As it globalises, UAE will keep its marvellous traditions intact, said Eman Al Tenaiji, lecturer at Emirates Institute for Banking and Financial Studies.
Dubai: Even as a young girl, Eman Al Tenaiji was wanting to take up banking as a profession. “I am proud to have been born into an educated family that emphasises on learning and self-development. I developed a deep interest and admiration for the banking sector, particularly under the influence of my father who works in the UAE Central Bank. I acquired a bachelor degree in business from UAE University. My mother was also a significant influence on me, as I developed from her a love for learning and teaching through her career as a school teacher. Today, I am a lecturer at the Emirates Institute for Banking and Financial Studies (EIBFS) where I combine my passion for banking and teaching,” said Al Tenaiji.
She considers her university years to be the best years of her life. After graduation, she got the master’s degree in finance from Zayed University.
“One of the biggest challenges I endured was finding time to balance studying for my master’s degree while working at National Bank of Abu Dhabi. In my opinion, nowadays, women and men are equally recognised in all industries. Women have been proving themselves day by day by working alongside men towards the organisational goal. There are many examples of UAE women leaders who have proved that being a woman is not an obstacle to success,” said Al Tenaiji.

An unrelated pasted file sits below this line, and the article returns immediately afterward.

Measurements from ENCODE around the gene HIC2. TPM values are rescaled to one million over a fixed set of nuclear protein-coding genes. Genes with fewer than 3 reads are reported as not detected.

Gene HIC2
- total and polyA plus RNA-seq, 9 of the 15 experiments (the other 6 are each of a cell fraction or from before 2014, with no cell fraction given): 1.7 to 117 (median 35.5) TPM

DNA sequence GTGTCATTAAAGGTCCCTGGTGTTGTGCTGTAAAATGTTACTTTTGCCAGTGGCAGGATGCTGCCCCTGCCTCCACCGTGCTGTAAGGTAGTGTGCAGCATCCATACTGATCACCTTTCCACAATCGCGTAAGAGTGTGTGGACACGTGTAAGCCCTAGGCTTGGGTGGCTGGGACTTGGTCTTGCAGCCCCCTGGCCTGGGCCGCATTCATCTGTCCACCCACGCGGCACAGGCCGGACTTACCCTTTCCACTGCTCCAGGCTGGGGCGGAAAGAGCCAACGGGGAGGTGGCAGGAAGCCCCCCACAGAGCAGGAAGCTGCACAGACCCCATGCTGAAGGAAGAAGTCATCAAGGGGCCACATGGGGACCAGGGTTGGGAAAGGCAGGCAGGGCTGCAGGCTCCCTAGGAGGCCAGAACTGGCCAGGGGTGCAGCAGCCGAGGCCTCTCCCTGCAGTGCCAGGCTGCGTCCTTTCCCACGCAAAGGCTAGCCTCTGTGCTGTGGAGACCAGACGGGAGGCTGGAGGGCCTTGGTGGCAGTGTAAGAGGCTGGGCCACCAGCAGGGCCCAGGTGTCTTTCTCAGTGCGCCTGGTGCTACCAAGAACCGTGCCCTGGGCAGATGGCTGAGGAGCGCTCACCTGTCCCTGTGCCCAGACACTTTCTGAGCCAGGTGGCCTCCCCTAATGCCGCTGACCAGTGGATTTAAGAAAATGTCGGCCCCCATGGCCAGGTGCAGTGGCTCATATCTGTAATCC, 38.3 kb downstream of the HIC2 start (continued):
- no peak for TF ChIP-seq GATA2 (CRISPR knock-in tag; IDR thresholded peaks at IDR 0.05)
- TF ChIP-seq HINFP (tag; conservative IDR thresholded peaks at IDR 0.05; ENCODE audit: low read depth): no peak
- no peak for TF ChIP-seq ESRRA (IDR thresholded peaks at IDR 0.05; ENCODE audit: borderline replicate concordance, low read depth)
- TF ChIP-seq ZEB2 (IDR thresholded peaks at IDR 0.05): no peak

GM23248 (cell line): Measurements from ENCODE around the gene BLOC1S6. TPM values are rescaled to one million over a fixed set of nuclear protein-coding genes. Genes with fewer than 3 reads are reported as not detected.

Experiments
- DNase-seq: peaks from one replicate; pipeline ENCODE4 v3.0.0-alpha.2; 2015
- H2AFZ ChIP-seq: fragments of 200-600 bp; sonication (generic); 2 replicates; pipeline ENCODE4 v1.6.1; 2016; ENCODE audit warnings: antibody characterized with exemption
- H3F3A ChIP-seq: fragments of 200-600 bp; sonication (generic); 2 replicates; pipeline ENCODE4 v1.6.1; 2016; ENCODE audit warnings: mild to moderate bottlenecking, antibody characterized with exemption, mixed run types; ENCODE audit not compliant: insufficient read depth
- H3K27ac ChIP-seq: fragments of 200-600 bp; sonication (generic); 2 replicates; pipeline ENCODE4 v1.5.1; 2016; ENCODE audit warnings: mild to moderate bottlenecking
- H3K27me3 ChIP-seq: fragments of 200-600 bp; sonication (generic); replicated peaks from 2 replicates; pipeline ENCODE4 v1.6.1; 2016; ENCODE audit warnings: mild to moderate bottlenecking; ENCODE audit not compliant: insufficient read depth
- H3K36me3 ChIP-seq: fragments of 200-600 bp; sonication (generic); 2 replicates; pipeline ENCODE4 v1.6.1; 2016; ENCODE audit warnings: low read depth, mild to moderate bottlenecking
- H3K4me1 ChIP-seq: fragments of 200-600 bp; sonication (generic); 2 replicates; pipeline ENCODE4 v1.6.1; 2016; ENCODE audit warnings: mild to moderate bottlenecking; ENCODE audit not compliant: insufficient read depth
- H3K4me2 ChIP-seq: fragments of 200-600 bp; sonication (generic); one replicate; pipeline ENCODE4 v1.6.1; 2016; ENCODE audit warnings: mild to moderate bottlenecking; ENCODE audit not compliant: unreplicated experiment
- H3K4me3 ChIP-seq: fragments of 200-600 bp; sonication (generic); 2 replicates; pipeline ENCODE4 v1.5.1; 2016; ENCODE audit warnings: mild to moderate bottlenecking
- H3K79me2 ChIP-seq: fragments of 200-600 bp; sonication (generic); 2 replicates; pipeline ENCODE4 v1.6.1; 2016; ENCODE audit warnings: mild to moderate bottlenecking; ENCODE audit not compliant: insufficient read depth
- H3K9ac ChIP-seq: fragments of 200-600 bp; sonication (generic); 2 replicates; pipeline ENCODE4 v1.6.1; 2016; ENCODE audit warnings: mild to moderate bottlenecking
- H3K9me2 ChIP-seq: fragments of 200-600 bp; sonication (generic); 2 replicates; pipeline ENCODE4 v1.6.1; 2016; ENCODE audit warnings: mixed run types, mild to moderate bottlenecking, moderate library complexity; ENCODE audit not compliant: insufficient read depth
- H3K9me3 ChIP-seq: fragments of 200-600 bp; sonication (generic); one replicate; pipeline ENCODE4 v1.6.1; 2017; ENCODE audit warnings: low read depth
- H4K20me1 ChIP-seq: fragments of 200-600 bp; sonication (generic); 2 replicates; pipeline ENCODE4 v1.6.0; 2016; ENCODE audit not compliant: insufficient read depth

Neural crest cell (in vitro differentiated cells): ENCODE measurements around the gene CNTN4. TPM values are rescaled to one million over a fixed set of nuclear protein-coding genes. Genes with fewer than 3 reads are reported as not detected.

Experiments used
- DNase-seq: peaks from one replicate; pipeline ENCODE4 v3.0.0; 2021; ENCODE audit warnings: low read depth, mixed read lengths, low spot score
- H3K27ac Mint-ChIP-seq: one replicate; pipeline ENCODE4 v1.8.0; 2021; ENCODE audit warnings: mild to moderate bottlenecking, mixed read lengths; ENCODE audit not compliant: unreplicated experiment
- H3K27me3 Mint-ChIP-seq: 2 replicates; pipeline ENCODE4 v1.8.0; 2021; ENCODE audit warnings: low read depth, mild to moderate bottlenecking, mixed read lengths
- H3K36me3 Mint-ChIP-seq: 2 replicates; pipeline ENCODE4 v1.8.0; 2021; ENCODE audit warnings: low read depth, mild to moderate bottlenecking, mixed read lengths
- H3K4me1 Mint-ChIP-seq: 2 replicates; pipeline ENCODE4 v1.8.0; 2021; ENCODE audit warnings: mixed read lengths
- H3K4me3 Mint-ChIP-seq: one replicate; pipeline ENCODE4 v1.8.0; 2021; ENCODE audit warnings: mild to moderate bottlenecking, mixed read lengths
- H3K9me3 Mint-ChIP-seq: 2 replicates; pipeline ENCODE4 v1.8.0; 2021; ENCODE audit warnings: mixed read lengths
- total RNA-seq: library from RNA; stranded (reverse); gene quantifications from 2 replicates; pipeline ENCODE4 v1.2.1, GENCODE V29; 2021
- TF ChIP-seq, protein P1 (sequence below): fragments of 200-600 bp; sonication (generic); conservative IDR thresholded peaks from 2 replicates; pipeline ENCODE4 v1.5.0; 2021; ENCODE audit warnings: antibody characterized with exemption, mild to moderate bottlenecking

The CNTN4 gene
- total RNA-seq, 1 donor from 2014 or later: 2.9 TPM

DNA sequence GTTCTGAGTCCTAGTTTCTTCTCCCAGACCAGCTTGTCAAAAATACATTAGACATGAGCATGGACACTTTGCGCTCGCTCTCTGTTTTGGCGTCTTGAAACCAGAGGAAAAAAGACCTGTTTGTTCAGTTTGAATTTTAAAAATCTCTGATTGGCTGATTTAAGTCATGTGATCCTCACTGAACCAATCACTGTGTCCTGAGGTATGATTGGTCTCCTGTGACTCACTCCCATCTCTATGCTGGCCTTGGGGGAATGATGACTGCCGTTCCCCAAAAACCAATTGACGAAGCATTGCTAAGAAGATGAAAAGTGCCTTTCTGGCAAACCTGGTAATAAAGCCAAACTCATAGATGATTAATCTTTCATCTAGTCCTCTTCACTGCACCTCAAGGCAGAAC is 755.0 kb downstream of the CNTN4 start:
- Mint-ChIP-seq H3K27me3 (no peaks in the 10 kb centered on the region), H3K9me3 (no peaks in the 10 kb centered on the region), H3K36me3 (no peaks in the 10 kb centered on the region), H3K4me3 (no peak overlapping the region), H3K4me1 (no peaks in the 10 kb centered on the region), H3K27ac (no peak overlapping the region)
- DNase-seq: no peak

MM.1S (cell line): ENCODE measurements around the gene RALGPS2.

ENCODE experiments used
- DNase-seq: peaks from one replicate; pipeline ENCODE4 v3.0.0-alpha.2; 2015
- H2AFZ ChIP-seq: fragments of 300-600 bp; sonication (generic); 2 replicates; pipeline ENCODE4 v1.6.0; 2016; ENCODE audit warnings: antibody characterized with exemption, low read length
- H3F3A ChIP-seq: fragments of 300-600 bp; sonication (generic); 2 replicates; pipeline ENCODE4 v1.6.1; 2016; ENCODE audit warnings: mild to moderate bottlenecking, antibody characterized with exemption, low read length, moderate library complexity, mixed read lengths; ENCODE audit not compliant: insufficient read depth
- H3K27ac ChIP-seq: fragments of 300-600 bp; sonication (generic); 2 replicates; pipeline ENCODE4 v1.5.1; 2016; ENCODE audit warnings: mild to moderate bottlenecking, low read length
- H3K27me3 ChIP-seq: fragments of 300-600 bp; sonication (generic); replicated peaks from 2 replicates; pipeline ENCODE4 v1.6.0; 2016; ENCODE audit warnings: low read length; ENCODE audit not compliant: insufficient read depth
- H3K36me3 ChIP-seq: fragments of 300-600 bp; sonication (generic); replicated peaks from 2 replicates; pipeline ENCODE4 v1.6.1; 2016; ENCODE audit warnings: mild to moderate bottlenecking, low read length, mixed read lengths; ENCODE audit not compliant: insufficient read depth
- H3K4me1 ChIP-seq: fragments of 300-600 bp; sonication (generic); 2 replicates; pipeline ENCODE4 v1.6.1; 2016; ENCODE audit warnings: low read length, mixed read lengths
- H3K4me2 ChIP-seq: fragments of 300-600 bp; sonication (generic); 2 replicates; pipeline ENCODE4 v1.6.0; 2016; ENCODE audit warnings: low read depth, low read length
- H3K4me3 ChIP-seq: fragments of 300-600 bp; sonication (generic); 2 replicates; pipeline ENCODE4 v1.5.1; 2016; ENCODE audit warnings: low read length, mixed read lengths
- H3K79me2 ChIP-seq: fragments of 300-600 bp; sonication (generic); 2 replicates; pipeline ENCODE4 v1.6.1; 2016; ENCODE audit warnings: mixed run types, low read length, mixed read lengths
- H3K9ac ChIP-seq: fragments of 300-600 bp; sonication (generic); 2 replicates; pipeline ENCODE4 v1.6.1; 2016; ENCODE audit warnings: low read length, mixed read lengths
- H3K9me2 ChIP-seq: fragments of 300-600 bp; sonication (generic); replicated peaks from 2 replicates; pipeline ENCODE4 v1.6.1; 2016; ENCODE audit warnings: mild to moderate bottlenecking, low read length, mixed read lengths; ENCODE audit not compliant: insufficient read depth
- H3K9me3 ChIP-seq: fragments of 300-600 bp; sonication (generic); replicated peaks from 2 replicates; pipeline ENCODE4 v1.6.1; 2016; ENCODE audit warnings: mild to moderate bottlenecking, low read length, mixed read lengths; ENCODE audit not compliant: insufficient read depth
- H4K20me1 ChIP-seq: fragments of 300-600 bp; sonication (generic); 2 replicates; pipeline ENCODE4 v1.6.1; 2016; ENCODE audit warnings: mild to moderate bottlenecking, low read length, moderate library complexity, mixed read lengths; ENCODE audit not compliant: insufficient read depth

The Emirati identity, she said, is founded on the UAE culture that has been “embedded in us for generations. I believe the Emirati identity has always been present. The UAE has a rich culture and a strong heritage with Emirati values embedded in all Emirati households”.
“Emiratis have set milestones in a variety of sectors and are continuously looking for bigger and better opportunities for the UAE. I believe that female Emirati identity is not necessarily different; nowadays, women and men in UAE society are more or less equal. Following the union of the emirates in 1971, the Constitution granted equal rights for men and women.”
And no matter how globalised the UAE becomes, it will continue to keep its traditions intact, which is a reflecton of the love of Emiratis for their country, said Al Tenaiji.
On the qualities that define Emiratis, she said, ”I believe loyalty is the most fundamental value [of being an Emirati]. This country has given its citizens a plethora of opportunities and has done an impeccable job in developing economy and quality of life. Loyalty to our nation and leadership is extremely important to me, it is our job to give back to our nation by contributing to its success and by being upstanding citizens.”
Personally, the values that drive her and make the difference to what she does are ambition and appreciation. “I am a very ambitious person and am always looking for ways to develop and grow. I always ensure I am appreciative to those who have helped me become the person I am today,” she added.
Expressing her love for her country, Tenaiji said, “I am extremely proud of my country and its immaculate accomplishments in the past 50 years.”
The most prominent milestone of the UAE, she said, has been the union of the seven emirates. “It was the foundation of our country and that occasion set the pace of our growth as a nation. Under the leadership of (late) Shaikh Zayed Bin Sultan Al Nahayan, the UAE grew into one of the most prosperous nations in the world. Through the unification, we became stronger together.”